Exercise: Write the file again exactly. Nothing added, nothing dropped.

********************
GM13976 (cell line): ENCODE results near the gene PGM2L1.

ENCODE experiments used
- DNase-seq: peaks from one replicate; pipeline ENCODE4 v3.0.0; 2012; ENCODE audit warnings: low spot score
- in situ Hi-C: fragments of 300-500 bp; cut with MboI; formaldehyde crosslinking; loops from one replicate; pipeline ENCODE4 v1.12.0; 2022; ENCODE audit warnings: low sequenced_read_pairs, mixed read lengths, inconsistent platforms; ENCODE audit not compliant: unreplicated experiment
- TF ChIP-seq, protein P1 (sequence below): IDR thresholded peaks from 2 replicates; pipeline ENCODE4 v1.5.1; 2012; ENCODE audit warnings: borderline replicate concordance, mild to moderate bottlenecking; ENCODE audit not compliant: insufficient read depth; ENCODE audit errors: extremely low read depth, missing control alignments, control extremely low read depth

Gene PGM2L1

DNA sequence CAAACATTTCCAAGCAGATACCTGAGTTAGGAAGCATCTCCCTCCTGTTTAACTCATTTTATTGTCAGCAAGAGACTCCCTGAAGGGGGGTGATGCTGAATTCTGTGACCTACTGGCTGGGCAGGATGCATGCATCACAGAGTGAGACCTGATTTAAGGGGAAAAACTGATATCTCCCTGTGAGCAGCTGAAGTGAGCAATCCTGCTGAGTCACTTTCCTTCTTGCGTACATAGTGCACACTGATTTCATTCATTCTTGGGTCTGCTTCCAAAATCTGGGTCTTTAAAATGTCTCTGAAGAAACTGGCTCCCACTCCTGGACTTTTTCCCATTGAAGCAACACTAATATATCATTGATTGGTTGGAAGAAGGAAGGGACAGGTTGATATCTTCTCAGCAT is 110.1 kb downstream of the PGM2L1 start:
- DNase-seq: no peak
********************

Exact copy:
GM13976 (cell line): ENCODE results near the gene PGM2L1.

ENCODE experiments used
- DNase-seq: peaks from one replicate; pipeline ENCODE4 v3.0.0; 2012; ENCODE audit warnings: low spot score
- in situ Hi-C: fragments of 300-500 bp; cut with MboI; formaldehyde crosslinking; loops from one replicate; pipeline ENCODE4 v1.12.0; 2022; ENCODE audit warnings: low sequenced_read_pairs, mixed read lengths, inconsistent platforms; ENCODE audit not compliant: unreplicated experiment
- TF ChIP-seq, protein P1 (sequence below): IDR thresholded peaks from 2 replicates; pipeline ENCODE4 v1.5.1; 2012; ENCODE audit warnings: borderline replicate concordance, mild to moderate bottlenecking; ENCODE audit not compliant: insufficient read depth; ENCODE audit errors: extremely low read depth, missing control alignments, control extremely low read depth

Gene PGM2L1

DNA sequence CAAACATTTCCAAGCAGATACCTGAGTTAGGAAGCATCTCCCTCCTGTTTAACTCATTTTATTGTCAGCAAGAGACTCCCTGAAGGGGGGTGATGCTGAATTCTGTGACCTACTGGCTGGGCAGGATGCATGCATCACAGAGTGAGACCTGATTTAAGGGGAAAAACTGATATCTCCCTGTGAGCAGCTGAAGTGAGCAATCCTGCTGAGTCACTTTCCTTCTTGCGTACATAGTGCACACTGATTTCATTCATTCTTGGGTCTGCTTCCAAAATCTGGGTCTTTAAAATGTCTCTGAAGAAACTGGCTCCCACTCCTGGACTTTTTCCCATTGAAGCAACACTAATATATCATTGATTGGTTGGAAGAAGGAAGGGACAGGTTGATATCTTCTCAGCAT is 110.1 kb downstream of the PGM2L1 start:
- DNase-seq: no peak